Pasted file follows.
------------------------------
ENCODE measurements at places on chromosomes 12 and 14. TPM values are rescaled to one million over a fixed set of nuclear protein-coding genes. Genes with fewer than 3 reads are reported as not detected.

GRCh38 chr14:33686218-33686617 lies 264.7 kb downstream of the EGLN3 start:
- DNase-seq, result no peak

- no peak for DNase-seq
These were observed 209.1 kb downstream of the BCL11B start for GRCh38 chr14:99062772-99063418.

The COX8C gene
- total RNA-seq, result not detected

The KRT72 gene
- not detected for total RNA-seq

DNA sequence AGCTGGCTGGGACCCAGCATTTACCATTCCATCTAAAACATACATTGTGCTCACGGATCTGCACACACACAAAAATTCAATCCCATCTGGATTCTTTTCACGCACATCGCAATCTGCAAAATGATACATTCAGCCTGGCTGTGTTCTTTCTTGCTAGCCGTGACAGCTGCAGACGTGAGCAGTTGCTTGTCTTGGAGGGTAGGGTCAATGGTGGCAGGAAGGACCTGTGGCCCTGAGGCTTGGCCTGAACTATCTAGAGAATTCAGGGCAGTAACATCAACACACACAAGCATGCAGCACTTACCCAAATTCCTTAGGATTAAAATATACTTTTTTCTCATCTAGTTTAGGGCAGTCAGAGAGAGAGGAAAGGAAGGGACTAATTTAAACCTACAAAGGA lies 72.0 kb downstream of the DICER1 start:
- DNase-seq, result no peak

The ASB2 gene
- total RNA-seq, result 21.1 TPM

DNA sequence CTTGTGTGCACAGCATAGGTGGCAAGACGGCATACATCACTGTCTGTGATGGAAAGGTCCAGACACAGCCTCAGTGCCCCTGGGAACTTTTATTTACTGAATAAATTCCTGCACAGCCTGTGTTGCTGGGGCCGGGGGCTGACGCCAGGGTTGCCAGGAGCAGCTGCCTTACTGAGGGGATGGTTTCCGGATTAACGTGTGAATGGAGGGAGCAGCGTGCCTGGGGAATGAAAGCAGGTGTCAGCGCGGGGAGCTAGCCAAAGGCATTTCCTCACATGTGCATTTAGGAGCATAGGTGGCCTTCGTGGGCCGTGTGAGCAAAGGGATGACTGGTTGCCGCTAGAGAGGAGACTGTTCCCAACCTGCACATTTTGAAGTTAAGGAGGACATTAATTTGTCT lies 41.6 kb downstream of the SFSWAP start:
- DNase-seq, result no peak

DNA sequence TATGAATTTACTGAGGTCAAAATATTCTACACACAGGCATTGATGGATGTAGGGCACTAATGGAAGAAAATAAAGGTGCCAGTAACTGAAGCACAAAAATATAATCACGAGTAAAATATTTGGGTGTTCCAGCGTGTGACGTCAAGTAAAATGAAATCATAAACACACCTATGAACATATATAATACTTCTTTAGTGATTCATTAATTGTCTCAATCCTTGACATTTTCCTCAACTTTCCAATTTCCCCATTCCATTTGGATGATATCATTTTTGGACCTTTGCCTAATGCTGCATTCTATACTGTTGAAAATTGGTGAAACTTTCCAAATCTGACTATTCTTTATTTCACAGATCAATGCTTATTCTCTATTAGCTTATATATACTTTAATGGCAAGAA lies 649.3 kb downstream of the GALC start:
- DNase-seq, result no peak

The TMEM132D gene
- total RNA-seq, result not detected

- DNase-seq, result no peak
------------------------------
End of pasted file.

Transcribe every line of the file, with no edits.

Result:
ENCODE measurements at places on chromosomes 12 and 14. TPM values are rescaled to one million over a fixed set of nuclear protein-coding genes. Genes with fewer than 3 reads are reported as not detected.

GRCh38 chr14:33686218-33686617 lies 264.7 kb downstream of the EGLN3 start:
- DNase-seq, result no peak

- no peak for DNase-seq
These were observed 209.1 kb downstream of the BCL11B start for GRCh38 chr14:99062772-99063418.

The COX8C gene
- total RNA-seq, result not detected

The KRT72 gene
- not detected for total RNA-seq

DNA sequence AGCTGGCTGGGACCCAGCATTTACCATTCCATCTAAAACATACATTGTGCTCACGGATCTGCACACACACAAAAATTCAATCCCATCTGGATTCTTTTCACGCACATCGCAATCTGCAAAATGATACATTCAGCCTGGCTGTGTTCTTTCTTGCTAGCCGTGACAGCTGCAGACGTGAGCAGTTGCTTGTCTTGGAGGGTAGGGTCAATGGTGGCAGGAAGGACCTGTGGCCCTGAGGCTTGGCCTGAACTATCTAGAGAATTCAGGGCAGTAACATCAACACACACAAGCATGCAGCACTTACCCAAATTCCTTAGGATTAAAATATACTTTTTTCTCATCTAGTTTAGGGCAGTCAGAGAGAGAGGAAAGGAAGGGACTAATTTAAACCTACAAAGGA lies 72.0 kb downstream of the DICER1 start:
- DNase-seq, result no peak

The ASB2 gene
- total RNA-seq, result 21.1 TPM

DNA sequence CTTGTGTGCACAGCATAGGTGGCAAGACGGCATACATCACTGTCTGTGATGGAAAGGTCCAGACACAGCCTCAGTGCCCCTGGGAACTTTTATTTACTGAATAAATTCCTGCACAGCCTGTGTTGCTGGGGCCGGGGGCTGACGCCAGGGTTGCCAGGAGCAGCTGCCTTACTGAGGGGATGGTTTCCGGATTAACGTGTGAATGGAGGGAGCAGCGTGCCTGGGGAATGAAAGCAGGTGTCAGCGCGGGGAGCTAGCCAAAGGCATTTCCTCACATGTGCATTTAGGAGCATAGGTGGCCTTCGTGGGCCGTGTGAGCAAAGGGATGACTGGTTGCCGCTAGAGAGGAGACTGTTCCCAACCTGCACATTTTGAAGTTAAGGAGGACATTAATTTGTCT lies 41.6 kb downstream of the SFSWAP start:
- DNase-seq, result no peak

DNA sequence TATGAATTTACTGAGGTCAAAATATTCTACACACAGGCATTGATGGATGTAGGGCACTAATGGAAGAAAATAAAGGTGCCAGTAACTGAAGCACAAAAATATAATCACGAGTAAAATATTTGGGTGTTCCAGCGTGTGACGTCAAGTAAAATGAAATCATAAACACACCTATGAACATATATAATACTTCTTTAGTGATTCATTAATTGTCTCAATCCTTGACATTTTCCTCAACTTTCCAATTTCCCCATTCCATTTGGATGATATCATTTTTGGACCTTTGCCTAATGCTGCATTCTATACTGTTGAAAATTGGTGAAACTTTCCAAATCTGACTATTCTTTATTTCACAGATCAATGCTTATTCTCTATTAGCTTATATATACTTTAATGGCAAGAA lies 649.3 kb downstream of the GALC start:
- DNase-seq, result no peak

The TMEM132D gene
- total RNA-seq, result not detected

- DNase-seq, result no peak